All of Lethal League’s ballplayers return, along with three new prospective champs. Because you don’t need to pore over pages of combos and abilities, there are fewer hurdles to taking a new character for a spin. There’s still quite a bit to get used to, mind. Hitboxes, speed, ball control – they’re all subtly (sometimes significantly) different between characters. I’m rather partial to the robot lads, Switch and Doombox. Switch is a skateboarding robot who deflects the ball with rad tricks and can, impressively, skateboard on the ceiling. He’s wonderful. Doombox is a sentient boombox with anger issues, and he’s an absolute unit. He’s a huge target, but gosh he makes me feel tough. With his jetboots, he’s also surprisingly light on his feet.
There are nuances that take time to pick up, but you have easy access to the entire toolbox straight away. Mastery isn’t remotely required for Blaze to simply be a hell of a lot of fun, either. You can ignore the subtleties of parrying and not care about timing special abilities perfectly – that’s fine! It’s still a satisfyingly kinetic, outlandish fighter whether you plan on really digging into it or not.
Blaze has more single-player diversions than its predecessor, but the pickings are still a bit slim for the solitary brawler. The very plain arcade mode returns, but this time it’s accompanied by a half-hearted story mode, as well. The story battles are, with only a couple of exceptions, exactly the same as the arcade bouts, but there are also some forgettable vignettes getting in the way. They feel a little extraneous, but you get some easy currency that can be spent on new costumes and stages, as well as a few things that can only be unlocked by finishing them.
It’s strange that the unlockable modes like the volleyball variant – sadly, quite bad – only show up in the story once and then never again. They’re playable in online and local multiplayer, but that’s it. The omission is indicative of a single-player experience that’s content with simply existing. Even basic options like tweaking the difficulty are absent.
Multiplayer is a different story entirely. The original Lethal League was right up there with Samurai Gunn and Nidhogg when it came to local multiplayer games, and I fully expect this to replace it. It’s designed to create big moments. The long rally that has everyone on the edge of their seats, waiting for one player to break; the electric power-up to takes out three other players, putting the underdog in the lead; the gentle, slow-moving lob that still somehow wins the match. It demands an audience, really, and I can’t wait to start playing with larger groups.
Online multiplayer is a fine substitute in the meantime. Both modes let you customise the matches, tweaking the rules and making big changes like getting rid of the health bar and returning things to the brutal one-hit knockouts of the original game. So far the only issues I’ve encountered have been related to Steam, not Blaze, and otherwise it’s been relatively easy to host and join matches.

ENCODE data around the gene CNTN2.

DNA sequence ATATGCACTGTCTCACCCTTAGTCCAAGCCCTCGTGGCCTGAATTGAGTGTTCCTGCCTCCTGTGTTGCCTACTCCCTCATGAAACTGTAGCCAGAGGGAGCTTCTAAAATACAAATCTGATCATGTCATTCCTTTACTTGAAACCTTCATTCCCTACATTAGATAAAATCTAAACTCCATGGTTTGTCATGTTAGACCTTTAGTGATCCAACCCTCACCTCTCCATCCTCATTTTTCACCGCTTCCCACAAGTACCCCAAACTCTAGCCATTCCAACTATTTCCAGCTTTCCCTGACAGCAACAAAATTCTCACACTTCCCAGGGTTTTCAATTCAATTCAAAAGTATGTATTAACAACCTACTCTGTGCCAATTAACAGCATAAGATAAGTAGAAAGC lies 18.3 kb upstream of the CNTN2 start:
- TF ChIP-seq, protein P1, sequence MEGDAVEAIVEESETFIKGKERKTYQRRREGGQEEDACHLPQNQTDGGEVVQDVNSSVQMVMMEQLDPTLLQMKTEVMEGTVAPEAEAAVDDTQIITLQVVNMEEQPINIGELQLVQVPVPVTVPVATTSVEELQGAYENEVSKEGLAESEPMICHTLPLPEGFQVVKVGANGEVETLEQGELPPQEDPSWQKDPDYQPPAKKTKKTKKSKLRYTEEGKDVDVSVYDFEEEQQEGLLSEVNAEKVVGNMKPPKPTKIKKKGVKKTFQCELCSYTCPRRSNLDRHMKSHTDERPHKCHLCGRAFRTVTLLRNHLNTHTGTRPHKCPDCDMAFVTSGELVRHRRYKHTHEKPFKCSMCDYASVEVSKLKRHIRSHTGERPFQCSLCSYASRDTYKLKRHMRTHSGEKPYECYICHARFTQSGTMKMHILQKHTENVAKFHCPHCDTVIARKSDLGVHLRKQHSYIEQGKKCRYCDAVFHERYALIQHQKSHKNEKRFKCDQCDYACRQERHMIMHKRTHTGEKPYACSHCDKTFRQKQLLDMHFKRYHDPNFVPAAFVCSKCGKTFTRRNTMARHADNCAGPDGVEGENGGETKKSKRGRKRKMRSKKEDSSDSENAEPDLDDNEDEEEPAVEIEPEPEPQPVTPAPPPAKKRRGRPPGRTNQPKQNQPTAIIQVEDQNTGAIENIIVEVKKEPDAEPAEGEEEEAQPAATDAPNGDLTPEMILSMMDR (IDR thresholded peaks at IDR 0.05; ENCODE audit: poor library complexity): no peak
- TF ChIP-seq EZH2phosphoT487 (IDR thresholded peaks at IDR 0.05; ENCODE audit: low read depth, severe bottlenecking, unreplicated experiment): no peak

The illusion that I was any good at Blaze was immediately shattered when I started playing random quick matches. I can only assume that the first players to venture online were also the ones with the most experience with the original game. It was like everyone had been to a summer training camp apart from me. It was a little bit embarrassing, honestly. But I was never left gawking at the screen, wondering what the heck had just happened. They had more control, they were better at building up the ball’s momentum before launching it and they didn’t constantly jump around on an invisible pogo stick. It’s a terrible habit that I’ve never been able to shake.
I think it will be a while before I fling myself into a ranked match, but I already feel like I’m making a lot of progress. The route to improvement is much more straightforward than in, say, Street Fighter V, and it’s mostly a matter of being able to decipher the ball’s movement and work on my timing. That’s easier said than done, but I’m keen! I would very much like to be good at hitting stuff. I get a great deal of joy just from a single well-timed, sturdy strike – what if they were all like that? It seems worth the effort.
My screenshots absolutely don’t do justice to just how great it is to just watch. Blaze maintains all of the original’s style, but it upgrades everything else. The most noticeable change is the jump to 2.5D, but it’s the animation that sells the fights, giving them their incomparable speed and flow. The influence of Jet Set Radio is even more apparent than it was in its predecessor, and that extends to the phenomenal soundtrack. I have played Blaze just to listen to it, and I will again. Jet Set Radio’s own Hideki Naganuma is in there, and Ain’t Nothin’ Like a Funky Beat is corker, but really the whole thing is a treat.
Lethal League Blaze doesn’t flip over the table, but it’s an extremely confident sequel that improves on just about every part of its predecessor. I think I’m going to be spending a lot of time with it. There are some flashy unlockable costumes hidden among the less interesting palette swaps, so I’m working on nabbing them at the moment, between more online beatings. What I’m really looking forward to, though, is getting it on the big TV and trapping a bunch of friends in my flat for the weekend. That’ll be the ultimate test, but I have very high hopes.